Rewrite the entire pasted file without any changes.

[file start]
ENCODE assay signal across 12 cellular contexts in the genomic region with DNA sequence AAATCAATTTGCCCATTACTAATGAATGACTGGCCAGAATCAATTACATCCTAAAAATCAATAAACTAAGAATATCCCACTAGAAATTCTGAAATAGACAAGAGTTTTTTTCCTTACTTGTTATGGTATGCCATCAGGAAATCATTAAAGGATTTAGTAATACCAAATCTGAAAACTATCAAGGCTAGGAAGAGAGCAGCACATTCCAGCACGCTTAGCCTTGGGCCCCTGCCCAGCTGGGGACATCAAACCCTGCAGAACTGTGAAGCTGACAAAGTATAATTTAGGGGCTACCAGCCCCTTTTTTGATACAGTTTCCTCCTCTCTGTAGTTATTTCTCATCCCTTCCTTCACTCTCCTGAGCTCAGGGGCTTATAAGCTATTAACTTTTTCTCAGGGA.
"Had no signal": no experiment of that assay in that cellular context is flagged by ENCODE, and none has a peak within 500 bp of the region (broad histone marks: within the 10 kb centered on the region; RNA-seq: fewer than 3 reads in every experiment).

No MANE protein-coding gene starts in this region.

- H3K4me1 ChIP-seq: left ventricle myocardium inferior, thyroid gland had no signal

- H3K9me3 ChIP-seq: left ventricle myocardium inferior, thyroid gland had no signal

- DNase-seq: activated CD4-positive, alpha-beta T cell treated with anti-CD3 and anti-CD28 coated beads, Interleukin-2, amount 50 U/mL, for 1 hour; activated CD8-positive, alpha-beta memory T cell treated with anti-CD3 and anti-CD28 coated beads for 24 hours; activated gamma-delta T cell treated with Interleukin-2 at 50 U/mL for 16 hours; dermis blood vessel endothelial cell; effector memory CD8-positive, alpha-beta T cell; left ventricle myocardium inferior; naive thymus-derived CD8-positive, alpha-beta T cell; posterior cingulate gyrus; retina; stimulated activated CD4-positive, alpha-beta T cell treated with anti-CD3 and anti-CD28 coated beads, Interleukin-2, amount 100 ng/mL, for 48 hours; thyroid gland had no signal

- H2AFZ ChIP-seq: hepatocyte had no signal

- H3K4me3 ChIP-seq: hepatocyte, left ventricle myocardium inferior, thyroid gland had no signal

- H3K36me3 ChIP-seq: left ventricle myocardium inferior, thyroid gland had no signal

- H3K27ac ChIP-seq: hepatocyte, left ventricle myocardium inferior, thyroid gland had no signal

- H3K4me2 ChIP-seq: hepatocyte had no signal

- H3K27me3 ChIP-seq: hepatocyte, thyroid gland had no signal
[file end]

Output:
ENCODE assay signal across 12 cellular contexts in the genomic region with DNA sequence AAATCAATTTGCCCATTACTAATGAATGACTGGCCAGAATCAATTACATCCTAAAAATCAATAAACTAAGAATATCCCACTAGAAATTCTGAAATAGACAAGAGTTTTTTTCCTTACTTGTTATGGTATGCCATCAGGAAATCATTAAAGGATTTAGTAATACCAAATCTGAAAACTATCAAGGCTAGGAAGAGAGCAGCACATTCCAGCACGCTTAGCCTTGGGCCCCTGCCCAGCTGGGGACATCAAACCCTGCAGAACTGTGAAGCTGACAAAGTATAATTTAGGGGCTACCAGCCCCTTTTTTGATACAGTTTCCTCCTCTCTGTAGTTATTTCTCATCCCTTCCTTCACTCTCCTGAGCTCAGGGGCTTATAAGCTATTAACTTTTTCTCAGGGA.
"Had no signal": no experiment of that assay in that cellular context is flagged by ENCODE, and none has a peak within 500 bp of the region (broad histone marks: within the 10 kb centered on the region; RNA-seq: fewer than 3 reads in every experiment).

No MANE protein-coding gene starts in this region.

- H3K4me1 ChIP-seq: left ventricle myocardium inferior, thyroid gland had no signal

- H3K9me3 ChIP-seq: left ventricle myocardium inferior, thyroid gland had no signal

- DNase-seq: activated CD4-positive, alpha-beta T cell treated with anti-CD3 and anti-CD28 coated beads, Interleukin-2, amount 50 U/mL, for 1 hour; activated CD8-positive, alpha-beta memory T cell treated with anti-CD3 and anti-CD28 coated beads for 24 hours; activated gamma-delta T cell treated with Interleukin-2 at 50 U/mL for 16 hours; dermis blood vessel endothelial cell; effector memory CD8-positive, alpha-beta T cell; left ventricle myocardium inferior; naive thymus-derived CD8-positive, alpha-beta T cell; posterior cingulate gyrus; retina; stimulated activated CD4-positive, alpha-beta T cell treated with anti-CD3 and anti-CD28 coated beads, Interleukin-2, amount 100 ng/mL, for 48 hours; thyroid gland had no signal

- H2AFZ ChIP-seq: hepatocyte had no signal

- H3K4me3 ChIP-seq: hepatocyte, left ventricle myocardium inferior, thyroid gland had no signal

- H3K36me3 ChIP-seq: left ventricle myocardium inferior, thyroid gland had no signal

- H3K27ac ChIP-seq: hepatocyte, left ventricle myocardium inferior, thyroid gland had no signal

- H3K4me2 ChIP-seq: hepatocyte had no signal

- H3K27me3 ChIP-seq: hepatocyte, thyroid gland had no signal